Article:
SE: K-State WBB Ready to Continue Program's Rise

Kindred Wesemann didn’t sleep much Sunday night. K-State’s senior guard wasn’t anxious for a test or dreading the Monday to come, either. 

No, it was quite the opposite. 

Wesemann, already a high-energy player, was kept up by one thought: basketball season was close. Monday marked the K-State women’s first official practice of the 2016-17 season, starting a string of lasts for seniors like Wesemann.

“I was really pumped (Sunday) night before I went to sleep. I couldn’t sleep very well that night because I was, like, ‘Tomorrow is my last first practice! This is going to be great,’” the 5-foot-7 sharpshooter recalled. “I’m just so excited for this year. I want it to be great.”

Wesemann isn’t alone in her hopes for the season. Breanna Lewis, her much taller senior teammate, brings the same mentality into the season that opens its non-conference slate November 11 against Chicago State in Bramlage Coliseum. 

“It’s exciting because this is the last chance that I have,” said the 6-foot-5 forward who led K-State in scoring (16.7) and rebounding (7.5) in 2015-16. “So I’m just going to give it all I got.”

This mindset didn’t begin Monday, either. It started when the Wildcats saw their season end in the second round of the NCAA Tournament in March. 

“I wanted more as soon as we lost the game, so hopefully we just get one step further,” Wesemann said of making the program’s first NCAA Tournament since 2011-12. “That’s always the goal, to get back there and win a couple more games.”

“You just want to continue on from where you left off and try to be greater than what you were the year before,” Lewis added. “We don’t really like to settle or think, ‘Let’s just try to do the same thing again.’ You want to do that, but also you want to be better than you were last year.”

Head coach Jeff Mittie, in his third year at K-State, has helped build the program back to a place where the NCAA Tournament is the target each and every year. This season, K-State returns nine letter winners, including 75 percent of its point production and assists, and adds in five newcomers that made positive impressions over the offseason.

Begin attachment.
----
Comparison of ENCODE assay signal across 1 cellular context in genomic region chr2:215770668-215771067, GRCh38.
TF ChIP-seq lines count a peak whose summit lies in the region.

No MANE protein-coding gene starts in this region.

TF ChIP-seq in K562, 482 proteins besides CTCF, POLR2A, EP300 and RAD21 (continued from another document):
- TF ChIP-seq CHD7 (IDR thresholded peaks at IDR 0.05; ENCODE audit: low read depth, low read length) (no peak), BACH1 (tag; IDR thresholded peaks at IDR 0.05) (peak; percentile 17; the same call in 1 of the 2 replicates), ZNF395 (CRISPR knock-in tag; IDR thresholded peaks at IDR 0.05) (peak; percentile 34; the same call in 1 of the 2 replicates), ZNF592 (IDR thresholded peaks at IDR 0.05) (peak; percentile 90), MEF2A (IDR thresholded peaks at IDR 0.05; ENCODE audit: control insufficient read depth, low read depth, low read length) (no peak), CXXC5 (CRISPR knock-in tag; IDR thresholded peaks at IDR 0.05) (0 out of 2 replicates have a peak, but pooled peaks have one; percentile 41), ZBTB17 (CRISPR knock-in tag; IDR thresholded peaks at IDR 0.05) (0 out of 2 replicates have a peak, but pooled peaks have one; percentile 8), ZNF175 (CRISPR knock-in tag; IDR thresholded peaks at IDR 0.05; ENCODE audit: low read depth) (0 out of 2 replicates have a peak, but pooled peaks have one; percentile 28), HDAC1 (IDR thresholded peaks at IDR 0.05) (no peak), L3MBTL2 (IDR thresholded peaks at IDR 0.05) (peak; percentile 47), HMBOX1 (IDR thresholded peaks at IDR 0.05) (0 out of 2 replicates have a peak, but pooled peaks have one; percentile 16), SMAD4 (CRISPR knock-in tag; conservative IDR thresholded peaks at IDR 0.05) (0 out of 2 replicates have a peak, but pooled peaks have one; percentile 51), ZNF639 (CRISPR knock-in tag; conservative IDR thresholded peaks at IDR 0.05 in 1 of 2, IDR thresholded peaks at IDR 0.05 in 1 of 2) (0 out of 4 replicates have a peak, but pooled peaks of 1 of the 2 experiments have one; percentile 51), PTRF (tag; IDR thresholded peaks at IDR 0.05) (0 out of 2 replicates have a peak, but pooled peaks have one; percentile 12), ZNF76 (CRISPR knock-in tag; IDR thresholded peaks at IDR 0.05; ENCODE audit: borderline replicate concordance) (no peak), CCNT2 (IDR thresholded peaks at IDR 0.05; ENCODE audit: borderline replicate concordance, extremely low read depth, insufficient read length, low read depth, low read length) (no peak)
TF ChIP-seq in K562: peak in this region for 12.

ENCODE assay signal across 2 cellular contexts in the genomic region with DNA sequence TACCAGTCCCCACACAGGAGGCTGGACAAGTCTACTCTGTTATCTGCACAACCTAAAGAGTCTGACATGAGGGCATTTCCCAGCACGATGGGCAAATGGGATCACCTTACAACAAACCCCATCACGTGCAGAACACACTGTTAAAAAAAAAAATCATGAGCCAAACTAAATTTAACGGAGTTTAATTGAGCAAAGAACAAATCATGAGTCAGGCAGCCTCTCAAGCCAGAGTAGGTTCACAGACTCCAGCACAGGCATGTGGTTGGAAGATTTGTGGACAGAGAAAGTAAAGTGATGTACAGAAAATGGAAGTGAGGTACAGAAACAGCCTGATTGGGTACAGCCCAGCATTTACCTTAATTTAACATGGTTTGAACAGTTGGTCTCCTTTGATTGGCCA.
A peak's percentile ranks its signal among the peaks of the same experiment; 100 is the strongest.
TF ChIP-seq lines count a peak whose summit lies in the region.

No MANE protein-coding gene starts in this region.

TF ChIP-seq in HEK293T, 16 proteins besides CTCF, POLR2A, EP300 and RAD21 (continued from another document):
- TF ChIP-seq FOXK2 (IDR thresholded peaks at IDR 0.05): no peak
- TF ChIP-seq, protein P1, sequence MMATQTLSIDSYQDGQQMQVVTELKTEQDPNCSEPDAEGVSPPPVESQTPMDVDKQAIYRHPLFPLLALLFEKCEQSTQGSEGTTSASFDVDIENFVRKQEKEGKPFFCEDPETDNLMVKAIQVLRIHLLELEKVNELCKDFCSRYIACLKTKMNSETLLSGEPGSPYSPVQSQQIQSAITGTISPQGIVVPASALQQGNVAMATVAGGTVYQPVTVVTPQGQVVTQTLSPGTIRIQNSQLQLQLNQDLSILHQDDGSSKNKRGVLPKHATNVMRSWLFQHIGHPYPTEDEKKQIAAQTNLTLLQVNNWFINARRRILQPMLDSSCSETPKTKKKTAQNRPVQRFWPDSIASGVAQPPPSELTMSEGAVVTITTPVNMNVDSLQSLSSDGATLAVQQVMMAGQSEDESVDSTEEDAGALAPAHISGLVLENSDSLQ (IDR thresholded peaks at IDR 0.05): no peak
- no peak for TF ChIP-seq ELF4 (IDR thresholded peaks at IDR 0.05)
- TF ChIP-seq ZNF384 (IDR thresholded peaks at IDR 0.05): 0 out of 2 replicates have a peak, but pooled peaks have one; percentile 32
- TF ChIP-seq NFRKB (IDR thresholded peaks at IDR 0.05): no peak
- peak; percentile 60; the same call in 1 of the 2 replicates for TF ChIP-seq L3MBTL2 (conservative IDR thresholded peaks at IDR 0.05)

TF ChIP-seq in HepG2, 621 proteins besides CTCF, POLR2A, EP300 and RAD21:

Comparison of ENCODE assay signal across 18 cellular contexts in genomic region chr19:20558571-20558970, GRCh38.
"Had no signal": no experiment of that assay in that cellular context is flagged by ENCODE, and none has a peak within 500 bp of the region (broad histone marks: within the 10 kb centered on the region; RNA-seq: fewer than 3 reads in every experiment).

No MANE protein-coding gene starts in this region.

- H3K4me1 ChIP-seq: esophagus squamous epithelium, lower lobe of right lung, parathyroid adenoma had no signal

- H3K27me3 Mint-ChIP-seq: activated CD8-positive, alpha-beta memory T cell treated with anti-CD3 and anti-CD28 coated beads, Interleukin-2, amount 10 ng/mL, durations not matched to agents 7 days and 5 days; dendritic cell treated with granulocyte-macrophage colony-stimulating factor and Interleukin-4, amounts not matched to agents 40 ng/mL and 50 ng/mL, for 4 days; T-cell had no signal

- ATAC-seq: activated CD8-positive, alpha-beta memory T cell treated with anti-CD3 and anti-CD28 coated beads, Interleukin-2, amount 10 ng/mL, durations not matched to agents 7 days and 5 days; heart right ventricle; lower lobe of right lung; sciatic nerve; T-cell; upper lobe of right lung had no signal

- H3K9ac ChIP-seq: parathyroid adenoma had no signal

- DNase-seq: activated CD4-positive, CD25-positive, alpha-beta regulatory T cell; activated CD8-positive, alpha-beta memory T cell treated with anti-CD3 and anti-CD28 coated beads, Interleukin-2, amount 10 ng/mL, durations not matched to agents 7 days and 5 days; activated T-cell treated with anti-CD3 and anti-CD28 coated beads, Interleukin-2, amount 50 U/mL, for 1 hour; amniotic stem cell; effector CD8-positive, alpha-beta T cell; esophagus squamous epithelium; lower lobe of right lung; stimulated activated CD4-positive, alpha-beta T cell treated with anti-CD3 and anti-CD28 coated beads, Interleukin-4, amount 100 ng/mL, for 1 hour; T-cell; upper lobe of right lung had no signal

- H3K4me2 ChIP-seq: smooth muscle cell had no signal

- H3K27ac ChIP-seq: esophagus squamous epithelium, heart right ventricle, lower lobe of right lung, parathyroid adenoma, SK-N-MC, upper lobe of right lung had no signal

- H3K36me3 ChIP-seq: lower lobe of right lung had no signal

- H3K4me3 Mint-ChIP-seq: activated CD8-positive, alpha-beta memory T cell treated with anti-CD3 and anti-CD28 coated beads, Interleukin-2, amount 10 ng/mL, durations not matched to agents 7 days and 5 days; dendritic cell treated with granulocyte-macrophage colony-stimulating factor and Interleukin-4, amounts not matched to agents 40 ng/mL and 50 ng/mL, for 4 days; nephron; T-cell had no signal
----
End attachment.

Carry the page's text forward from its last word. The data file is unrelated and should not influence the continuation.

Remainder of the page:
“I think they’re progressing nicely,” Mittie said. “All of them have shown the ability to adapt to things pretty quickly.”

The newcomers bring a number of assets to the team, but one in particular has Lewis excited. 

“Length, length, length,” said Lewis, a First Team All-Big 12 selection as a junior. “I feel like they’re going to be a big help to me because we’re going to have extra length, which is always good.”

Eternati Willock (6-foot-4), Peyton Williams (6-foot-3) and Lanie Page (6-foot-3) will undoubtedly add depth in the post for K-State, which returns Kaylee Page (6-foot-3), Jessica Sheble (6-foot-3) and Erica Young (6-foot-1). 

“We like our size,” Mittie said. “We like our ability to move more players around than we could in the past.”

K-State’s length, he continued, must translate to better rebounding numbers if the Wildcats hope to take another step forward this season. He added that it also must become an advantage offensively, especially for guards like Shaelyn Martin (6-foot-1) and Kayla Goth (6-foot). 

With the newcomers, including junior transfer Karyla Middlebrook, who made 70 starts and played nearly 30 minutes a game at Alabama, Mittie said the biggest challenge will be creating on-court chemistry and figuring out a rotation. 

“We do have a lot of new pieces that need to quickly gel,” he said. “That would be one of the questions coming in: what’s our rotation going to look like and how are all of the pieces going to fit?” 

So far, so good, Lewis said. 

“I feel like we have become more cohesive,” she said. “Throughout my years here, this team has been one of the best teams over the summer that I’ve played with.”

K-State improved in more tangible areas as well. Most notably, Wesemann said, was overall strength. 

“Our weights have increased a lot. Everybody is doing quite a bit more weight,” said Wesemann, a Second Team All-Big 12 selection last season. “Our speed and transition game, that’s what we were really trying to work on is getting the ball up and down in transition and not getting into our offense as much.”

With less than a month until their first exhibition against Washburn on November 4, the Wildcats are eager to put their hard work to the test. No test will be more viewed than K-State’s home game against four-time defending national champion Connecticut on December 11 that has already sold out of general admission tickets and overall more than 7,500 tickets have been sold. 

“I’m excited. We played them last year, so to play them here at home, it’s going to be exciting to see our fans,” Lewis said. “To be home, have your fans and everyone cheering for you and being in an atmosphere that you’re used to is going to be a great experience.”

Certain tickets are still available for the game against the Huskies, as are season packages for the 18-game home schedule. Both can be purchased by visiting, calling (800) 221-CATS or by stopping by the K-State Athletics Ticket Office in Bramlage Coliseum.